Many religious activists ``hold that the underlying malaise of today's world stems from its loss of faith. They complain that secularity, fed by mindless gadgetry and tasteless urban hypertrophy, has made our lives trivial and vacuous and our world a wilderness of hollow men, lacking depth of transcendence,'' Mr. Cox explained.

In the US, for example, the revival emerged against the backdrop of the '60s counterculture, a period marked by student rebellions, increased drug use, soaring divorce rates, and campaigns to legalize abortion. The sense of national might and right was also shattered by the Vietnam war. ``In this climate of perceived moral collapse, a new politicized fundamentalism arose to meet the national challenge,'' said Wade Clark Roof, a University of Massachusetts sociologist, in his book ``Prophetic Religions and Politics.''

In the third world, modernizing has also become synonymous with Westernizing, or imitation that ignores or challenges ancient cultures. Technological or scientific advancement became subtly interwoven with acceptance of foreign codes of conduct and morality, both with a secular veneer.

In Iran, the Shah was toppled in part because of his attempts to mold Persia, one of the oldest civilizations, into a third-world version of a Western industrialized nation, from the way people dressed to the type of development planned. Ayatollah Khomeini referred to it as ``Westoxication.''

Asked in 1986 by Time magazine what the US did best, Zambian President Kenneth Kaunda said, ``You have developed your science and technology in an admirable way, but I am not sure that you use these wonderful achievements in this ... field in the interest of man, as God wants us to do.''

Brown University sociologist Paget Henry commented: ``Religion contributes a powerful antidote to the assault of Westernization and modernization on peripheral societies.''

Religion's emergence as a powerful political force has thus generally grown out of social and political uncertainty when governments or societies have failed to provide acceptable or workable solutions. In several areas where religion is a growing force, the political climate is ripe for transition.

DURING the transition, religion can play three roles. First, the continuum of various faiths, which have survived centuries and outlived hundreds of political dynasties, provides ideals by which to determine goals. Second, religions offer alternatives, either for action or for systems of government.

Third, religion can offer physical or psychological sanctuary, particularly where legitimate opposition is banned. In one-party states or dictatorships, the church, mosque, temple, and synagogue often become the last refuge for those seeking a better secular life.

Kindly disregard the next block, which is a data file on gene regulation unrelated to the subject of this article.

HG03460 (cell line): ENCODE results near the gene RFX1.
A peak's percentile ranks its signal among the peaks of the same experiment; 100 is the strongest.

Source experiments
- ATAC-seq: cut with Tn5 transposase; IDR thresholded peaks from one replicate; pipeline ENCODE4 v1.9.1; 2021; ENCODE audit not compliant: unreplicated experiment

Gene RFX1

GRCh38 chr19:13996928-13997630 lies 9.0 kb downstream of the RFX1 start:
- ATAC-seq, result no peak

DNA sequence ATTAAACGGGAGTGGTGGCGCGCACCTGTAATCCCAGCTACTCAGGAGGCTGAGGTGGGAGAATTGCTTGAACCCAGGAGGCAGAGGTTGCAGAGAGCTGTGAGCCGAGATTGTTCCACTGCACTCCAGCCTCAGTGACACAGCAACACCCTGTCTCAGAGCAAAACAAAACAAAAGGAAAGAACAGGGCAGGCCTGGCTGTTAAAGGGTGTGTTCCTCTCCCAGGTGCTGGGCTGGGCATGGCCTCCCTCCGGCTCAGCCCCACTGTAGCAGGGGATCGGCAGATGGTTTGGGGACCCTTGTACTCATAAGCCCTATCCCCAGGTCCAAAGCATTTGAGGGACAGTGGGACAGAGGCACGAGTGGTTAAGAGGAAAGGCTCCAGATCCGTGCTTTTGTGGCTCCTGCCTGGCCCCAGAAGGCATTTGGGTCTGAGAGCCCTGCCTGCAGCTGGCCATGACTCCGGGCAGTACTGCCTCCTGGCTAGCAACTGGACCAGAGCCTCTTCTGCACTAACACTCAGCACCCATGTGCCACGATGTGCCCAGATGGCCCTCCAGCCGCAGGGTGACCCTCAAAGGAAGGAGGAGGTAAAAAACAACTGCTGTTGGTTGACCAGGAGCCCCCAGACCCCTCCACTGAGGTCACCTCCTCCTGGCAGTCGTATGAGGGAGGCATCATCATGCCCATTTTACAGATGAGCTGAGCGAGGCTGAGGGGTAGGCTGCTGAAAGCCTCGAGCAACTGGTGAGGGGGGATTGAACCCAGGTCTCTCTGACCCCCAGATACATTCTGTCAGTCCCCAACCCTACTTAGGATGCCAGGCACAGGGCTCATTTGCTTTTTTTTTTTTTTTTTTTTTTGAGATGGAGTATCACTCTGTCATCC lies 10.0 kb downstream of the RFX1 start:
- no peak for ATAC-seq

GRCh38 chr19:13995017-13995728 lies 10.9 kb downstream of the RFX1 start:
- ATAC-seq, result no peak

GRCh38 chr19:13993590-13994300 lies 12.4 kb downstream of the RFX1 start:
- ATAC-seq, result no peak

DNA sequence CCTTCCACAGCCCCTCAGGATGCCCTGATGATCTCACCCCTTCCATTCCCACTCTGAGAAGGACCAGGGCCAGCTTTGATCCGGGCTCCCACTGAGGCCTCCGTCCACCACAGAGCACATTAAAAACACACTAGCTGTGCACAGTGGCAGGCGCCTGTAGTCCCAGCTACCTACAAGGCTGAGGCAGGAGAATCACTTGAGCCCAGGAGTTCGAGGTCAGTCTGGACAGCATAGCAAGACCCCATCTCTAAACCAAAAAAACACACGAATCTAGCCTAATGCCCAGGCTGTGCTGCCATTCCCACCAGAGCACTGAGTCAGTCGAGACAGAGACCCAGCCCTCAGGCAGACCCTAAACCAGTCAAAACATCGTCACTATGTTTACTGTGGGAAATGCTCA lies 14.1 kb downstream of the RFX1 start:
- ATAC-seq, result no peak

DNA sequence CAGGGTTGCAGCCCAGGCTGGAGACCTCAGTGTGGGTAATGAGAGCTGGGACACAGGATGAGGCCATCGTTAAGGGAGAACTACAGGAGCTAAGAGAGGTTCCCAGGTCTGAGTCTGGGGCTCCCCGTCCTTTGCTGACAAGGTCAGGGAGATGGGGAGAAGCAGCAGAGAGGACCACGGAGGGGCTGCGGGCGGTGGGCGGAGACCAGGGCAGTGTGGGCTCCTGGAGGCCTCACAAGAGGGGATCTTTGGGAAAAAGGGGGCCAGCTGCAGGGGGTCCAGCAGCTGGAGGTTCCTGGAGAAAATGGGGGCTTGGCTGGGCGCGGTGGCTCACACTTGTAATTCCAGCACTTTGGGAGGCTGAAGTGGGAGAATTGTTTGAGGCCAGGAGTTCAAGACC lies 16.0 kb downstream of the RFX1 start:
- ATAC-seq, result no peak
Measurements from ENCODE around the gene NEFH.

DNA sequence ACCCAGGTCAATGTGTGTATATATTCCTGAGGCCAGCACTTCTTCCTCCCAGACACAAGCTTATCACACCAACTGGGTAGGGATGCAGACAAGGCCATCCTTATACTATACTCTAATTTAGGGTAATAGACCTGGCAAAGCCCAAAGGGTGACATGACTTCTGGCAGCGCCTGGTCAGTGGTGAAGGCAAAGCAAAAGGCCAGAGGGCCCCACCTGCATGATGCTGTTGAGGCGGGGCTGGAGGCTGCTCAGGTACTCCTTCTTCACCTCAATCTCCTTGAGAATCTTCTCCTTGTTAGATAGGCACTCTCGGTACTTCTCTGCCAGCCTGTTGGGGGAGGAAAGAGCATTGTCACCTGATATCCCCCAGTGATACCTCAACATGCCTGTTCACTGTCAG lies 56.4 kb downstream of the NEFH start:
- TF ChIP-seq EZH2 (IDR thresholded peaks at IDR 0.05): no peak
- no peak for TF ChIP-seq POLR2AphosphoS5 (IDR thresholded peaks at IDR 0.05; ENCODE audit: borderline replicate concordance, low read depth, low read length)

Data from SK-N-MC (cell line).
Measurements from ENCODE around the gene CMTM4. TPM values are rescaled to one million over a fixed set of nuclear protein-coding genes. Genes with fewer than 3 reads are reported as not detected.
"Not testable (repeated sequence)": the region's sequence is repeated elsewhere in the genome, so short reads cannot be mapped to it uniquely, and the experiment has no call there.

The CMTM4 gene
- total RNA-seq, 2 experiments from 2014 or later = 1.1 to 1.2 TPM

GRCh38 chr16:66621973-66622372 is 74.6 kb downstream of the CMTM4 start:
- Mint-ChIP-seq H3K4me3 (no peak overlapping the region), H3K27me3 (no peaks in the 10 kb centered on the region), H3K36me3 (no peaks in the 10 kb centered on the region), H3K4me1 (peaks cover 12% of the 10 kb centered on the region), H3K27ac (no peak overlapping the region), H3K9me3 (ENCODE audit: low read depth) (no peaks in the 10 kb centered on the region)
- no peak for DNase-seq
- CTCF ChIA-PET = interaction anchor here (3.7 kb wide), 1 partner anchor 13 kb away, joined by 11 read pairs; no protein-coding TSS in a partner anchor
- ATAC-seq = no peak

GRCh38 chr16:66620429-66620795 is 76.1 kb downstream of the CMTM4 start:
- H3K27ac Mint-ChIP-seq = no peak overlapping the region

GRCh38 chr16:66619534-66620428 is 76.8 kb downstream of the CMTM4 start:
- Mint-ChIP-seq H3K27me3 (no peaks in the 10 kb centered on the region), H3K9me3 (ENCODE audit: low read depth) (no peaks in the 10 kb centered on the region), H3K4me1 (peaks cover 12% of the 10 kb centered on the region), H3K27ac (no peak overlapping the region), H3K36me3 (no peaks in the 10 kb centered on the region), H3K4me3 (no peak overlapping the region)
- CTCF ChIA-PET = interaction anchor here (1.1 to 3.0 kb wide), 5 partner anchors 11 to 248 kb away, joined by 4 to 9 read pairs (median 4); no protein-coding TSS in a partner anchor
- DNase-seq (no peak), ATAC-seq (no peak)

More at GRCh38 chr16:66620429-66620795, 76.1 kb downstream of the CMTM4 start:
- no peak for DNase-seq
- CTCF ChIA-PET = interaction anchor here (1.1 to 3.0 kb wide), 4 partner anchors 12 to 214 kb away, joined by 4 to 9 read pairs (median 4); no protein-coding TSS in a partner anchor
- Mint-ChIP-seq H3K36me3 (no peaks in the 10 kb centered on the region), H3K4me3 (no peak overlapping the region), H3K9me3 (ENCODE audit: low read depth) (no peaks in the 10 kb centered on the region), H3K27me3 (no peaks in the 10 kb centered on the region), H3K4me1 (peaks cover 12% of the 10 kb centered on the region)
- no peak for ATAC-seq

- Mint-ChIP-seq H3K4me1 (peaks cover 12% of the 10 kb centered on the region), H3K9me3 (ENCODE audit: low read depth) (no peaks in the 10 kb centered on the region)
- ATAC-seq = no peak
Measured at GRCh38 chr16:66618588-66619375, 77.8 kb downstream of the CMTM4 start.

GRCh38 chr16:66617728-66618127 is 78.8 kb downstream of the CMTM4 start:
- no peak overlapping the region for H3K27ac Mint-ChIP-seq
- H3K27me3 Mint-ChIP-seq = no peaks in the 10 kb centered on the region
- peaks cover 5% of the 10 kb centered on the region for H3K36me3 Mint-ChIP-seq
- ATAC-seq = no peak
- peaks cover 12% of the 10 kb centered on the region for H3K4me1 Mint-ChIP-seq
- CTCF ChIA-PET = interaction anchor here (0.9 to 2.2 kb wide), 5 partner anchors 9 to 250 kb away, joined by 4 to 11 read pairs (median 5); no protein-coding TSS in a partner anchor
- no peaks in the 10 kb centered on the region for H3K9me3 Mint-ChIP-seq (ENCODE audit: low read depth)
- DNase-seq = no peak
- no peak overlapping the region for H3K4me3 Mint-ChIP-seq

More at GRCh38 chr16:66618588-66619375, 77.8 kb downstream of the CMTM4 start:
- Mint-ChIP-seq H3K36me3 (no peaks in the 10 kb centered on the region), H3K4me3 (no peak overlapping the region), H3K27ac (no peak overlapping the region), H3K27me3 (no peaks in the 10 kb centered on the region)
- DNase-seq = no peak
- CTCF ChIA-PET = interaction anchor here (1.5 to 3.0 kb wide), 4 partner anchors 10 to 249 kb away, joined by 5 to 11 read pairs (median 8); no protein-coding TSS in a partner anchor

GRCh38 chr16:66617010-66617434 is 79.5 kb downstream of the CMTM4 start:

All major monotheistic religions preach equality and justice, making them natural allies in opposing tyranny. They also usually have the resources, facilities, and infrastructure with which to organize. Religions, untainted by failure in the modern era, have thus supplied a context through which to pursue and, in some cases, fight for alternative ways of life.

In tracing the trend, another striking feature is the similarity in the evolution and timing. In most cases, the seeds for religion's larger role in politics were sown in the 1960s.

In the 1970s, the movements picked up steam, but began to fragment over tactics and goals. Comparatively moderate fundamentalists began to be supplanted by extremists, or religious activists joined forces with revolutionary movements. Both were evident in an explosion of militancy, particularly in the third world, at the decade's end.

While politicized religions remain minority movements in all regions, their numbers often belie their impact. For, in the 1980s, they have become among the most energetic and dynamic players in world politics.

Robin Wright is a senior associate at the Carnegie Endowment for International Peace.

25 years of religion in politics - a sampling of key events

1962-65 Vatican II. Bishops are granted greater autonomy from central Vatican authority to provide local leadership on social and economic issues.

1967 Arab-Israeli war, turning point for Islam and Judaism.

1968 Colombia: Conference of Latin bishops calls for profound change to end poverty.

Fall 1968 Northern Ireland: Serious Catholic-Protestant disturbances begin.

1971 Peru: Book by the Rev. Gustavo Guti'errez establishes Liberation Theology movement.

Late 1960s Brazil and Panama: First Catholic `base communities' start, focusing on physical and spiritual self-help.

1973 Arab-Israeli war , fought in name of Islam rather than pan-Arabism.

1974 Israel: Start of Gush Emunim, driving force behind Israeli settlements in occupied areas.

March 1979 Egypt and Israel: Camp David Treaty, which led to increased Jewish fundamentalism.

June 1979 Poland: First visit by a Pope to a Marxist state.

Feb. 1979 Iran: Islamic revolution.

July 1979 Nicaragua: Catholic activists play role in overthrow of Somoza regime.

Nov. 1979 Saudi Arabia: Islamic fundamentalists seize Grand Mosque at Mecca.

Nov. 1979-81 Iran: US hostage crisis.

Dec. 1979 Afghanistan: Soviets invade, are bogged down by Sunni zealots.

March 1980 El Salvador: Archbishop Oscar Romero assassinated after denouncing military rulers.

Oct. 1981 Egypt: Sadat assassinated by Muslim extremists.

Sept. 1981 India: First Sikh hijacking.

April 1982 Israel: Sinai returned to Egypt. Jews protest.

June 1984 India: Army invades Sikhs' Golden Temple. Indira Gandhi later assassinated by Sikhs.

July 1982 Lebanon: First American kidnapped by Shiite extremists.

July 1984 Israel: Extremist Rabbi Meir Kahane elected to parliament.

April 1984 Israel: Plot by Jewish extremists to blow up Arab buses revealed.

1985 India: Sikhs accused of exploding plane over Atlantic.

Feb. 7, 1986 Haiti: Duvalier overthrow aided by Catholic activists.

Feb. 25, 1986 Philippines: Marcos overthrow aided by Catholic activists.

Oct. 1986 South Africa: Dutch Reformed Church backs off view that apartheid is sanctioned by Bible.

March 1987 Nigeria: Christian-Muslim clashes.

April 1987 Egypt: In elections, Muslim Brotherhood becomes nation's largest legal opposition.

July 1987 Saudi Arabia: Shiite-Sunni clashes in Mecca.

August 1987 Tunisia: Four tourist hotels attacked by Islamic extremists.

Sept. 1987 China: Tibetan monks rise up.